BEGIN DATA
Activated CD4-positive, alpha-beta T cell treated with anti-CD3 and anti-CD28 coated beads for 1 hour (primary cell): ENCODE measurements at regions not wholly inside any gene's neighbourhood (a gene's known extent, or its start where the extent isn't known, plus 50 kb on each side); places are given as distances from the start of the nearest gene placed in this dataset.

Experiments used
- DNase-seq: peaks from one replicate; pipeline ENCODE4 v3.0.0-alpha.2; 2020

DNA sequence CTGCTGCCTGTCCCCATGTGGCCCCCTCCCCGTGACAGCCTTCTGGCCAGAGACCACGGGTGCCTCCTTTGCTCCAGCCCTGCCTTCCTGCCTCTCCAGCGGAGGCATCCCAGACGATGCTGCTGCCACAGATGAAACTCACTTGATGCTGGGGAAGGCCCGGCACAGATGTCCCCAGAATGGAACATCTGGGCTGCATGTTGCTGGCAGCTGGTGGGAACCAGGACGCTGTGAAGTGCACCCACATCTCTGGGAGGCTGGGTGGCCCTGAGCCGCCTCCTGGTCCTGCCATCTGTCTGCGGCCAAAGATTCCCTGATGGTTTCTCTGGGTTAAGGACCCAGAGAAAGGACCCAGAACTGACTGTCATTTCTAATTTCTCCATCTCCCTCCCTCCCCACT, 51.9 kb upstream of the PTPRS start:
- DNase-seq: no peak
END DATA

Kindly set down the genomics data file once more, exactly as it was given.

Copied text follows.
Activated CD4-positive, alpha-beta T cell treated with anti-CD3 and anti-CD28 coated beads for 1 hour (primary cell): ENCODE measurements at regions not wholly inside any gene's neighbourhood (a gene's known extent, or its start where the extent isn't known, plus 50 kb on each side); places are given as distances from the start of the nearest gene placed in this dataset.

Experiments used
- DNase-seq: peaks from one replicate; pipeline ENCODE4 v3.0.0-alpha.2; 2020

DNA sequence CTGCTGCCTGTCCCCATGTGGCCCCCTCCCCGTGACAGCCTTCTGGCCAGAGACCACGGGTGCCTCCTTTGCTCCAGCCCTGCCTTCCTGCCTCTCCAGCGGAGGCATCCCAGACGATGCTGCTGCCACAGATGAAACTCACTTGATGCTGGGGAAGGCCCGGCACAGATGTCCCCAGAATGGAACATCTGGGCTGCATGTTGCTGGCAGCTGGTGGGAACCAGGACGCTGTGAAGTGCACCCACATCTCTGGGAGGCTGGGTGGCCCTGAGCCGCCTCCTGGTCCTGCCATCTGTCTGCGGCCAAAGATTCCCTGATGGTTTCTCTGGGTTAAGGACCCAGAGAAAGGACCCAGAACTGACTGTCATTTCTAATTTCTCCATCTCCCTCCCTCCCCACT, 51.9 kb upstream of the PTPRS start:
- DNase-seq: no peak